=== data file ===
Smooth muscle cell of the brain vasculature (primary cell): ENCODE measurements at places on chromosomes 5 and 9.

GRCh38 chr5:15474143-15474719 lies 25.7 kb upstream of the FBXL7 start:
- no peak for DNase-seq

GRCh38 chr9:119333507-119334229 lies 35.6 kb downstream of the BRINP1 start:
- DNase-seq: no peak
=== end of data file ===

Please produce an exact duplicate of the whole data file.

Smooth muscle cell of the brain vasculature (primary cell): ENCODE measurements at places on chromosomes 5 and 9.

GRCh38 chr5:15474143-15474719 lies 25.7 kb upstream of the FBXL7 start:
- no peak for DNase-seq

GRCh38 chr9:119333507-119334229 lies 35.6 kb downstream of the BRINP1 start:
- DNase-seq: no peak